Today, I am very happy.
I’m not happy because I won the lottery or I got good news from the agent or all my workaday frets have magically vanished or even because I got to the end of my absurd To Do list, which I have not, and certainly never shall do. It’s much more nebulous than that.
I’m happy because the sun is shining and I had the privilege of watching a great horseman at work and I rode my mare in a stately trot round a huge open field without using the reins and Stan the Man made a three-year-old laugh. (‘What is Stanley doing?’ Answer: nobody knows.)
I’m happy because I drove the long way home from HorseBack and looked at the mountains and the sheep.
I’m happy because when I went down to check the red mare at lunchtime, she was dozing in the bright light, wearing an expression as near to a smile of bliss as an equine ever comes.
I’m happy because when I went into the chemist the very nice gentleman behind the counter smiled and said: ‘How is your horse?’
When I was young, my friend The Actor and I used to sit up all night watching the Oscars, in those sort of Soho clubs where they run the ceremony on a big screen. I loved all the frocks and the tears and the brave loser faces and the brilliant thespians joshing with each other to hide their nerves. I really wanted certain people and certain films to win.
Now, I am much more bashed about, and I think about lichen and trees more than little golden statues. I took in this year’s Oscars with the very edge of my brain. I really could not give a bugger who was wearing what, and there were moments when the whole thing seemed so self-regarding that it meant nothing to me. I was pleased for Eddie Redmayne, because he was so pleased, and he seems like a very nice human being as well as a talented one. My eyes were gladdened by the very sight of Cate Blanchett, because she manages to look real and elegant at the same time, and although she appears not to play the fashion game she always wins, hardly trying. (Even more years ago than the Soho days, I was introduced to her, before she was famous. She was one of the most natural, friendly, generous people I’ve ever met, and even though she is even more luminous in life than she is in photographs, she carried her great beauty with a lovely lightness of touch, as if it meant nothing to her.)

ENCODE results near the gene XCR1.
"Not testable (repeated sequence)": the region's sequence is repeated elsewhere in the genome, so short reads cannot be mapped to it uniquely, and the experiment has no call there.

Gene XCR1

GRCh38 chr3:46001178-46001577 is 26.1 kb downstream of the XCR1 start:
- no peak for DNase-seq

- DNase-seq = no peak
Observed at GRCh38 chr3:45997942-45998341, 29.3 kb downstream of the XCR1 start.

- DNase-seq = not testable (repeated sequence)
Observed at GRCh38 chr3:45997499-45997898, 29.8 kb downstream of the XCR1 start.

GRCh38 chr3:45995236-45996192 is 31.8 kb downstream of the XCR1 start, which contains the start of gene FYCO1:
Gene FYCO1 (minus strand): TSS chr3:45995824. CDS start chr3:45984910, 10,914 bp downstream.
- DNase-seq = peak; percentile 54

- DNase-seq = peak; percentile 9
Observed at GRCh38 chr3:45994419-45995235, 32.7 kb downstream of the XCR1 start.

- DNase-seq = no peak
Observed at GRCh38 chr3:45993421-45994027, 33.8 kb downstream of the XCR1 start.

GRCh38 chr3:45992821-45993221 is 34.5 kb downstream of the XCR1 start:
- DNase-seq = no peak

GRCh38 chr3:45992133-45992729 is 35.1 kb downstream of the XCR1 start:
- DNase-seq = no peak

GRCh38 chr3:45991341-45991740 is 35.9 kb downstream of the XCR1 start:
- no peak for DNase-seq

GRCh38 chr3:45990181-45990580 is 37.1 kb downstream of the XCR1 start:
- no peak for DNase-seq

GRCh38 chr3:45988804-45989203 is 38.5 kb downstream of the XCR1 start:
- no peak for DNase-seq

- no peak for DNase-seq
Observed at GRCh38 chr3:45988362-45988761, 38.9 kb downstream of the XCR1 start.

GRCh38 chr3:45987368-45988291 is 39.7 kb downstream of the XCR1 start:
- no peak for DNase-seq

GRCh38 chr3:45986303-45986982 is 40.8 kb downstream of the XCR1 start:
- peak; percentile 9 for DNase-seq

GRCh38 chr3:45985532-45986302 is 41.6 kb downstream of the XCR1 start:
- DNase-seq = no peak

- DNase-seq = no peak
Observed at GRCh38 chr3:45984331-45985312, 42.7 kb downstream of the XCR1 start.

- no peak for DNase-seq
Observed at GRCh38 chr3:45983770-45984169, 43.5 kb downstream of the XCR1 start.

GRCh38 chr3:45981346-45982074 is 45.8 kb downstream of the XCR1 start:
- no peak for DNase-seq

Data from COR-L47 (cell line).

But now I could not care much about the winners and losers. I used to dream of prizes. I wanted my moment in the sun. I wanted to thank my mother and my agent and the language of Shakespeare and Milton. Now, I am happy because the man in the chemist took the time to ask after my horse. I am happy because that same sweet horse is at ease with herself and her world. I am happy even though I shall never stand on a stage in a couture frock and be told how bloody brilliant I am. The joys I find as I get older lie in those gentle, everyday things to which mere mortals may aspire.
It’s an odd relief. I was never really going to be an Oscar winner. (Best screenplay was my secret dream, even though I am very, very bad at writing scripts.) I was never going to learn the art of glamour. That kind of spotlight would never shine on me, and, looking back, I’m not quite sure why I wanted it. I was always a bit of a show-off, so perhaps it came from that antic child who would put on her best party dress and tell stories to the grown-ups who came to the house. Perhaps it was the need for validation. LOOK AT ME!!!! AND MY PRIZE!!!!
I find life often confusing and sometimes hard. Sometimes I feel like my little legs are going in a cartoon blur, on the crazy hamster wheel. That’s why the good moments, the fine moments, the moments of glad grace, are so precious to me. A happy day is my prize now. It is a glittering prize, beyond compare.
Spring is in the air. That made me happy too: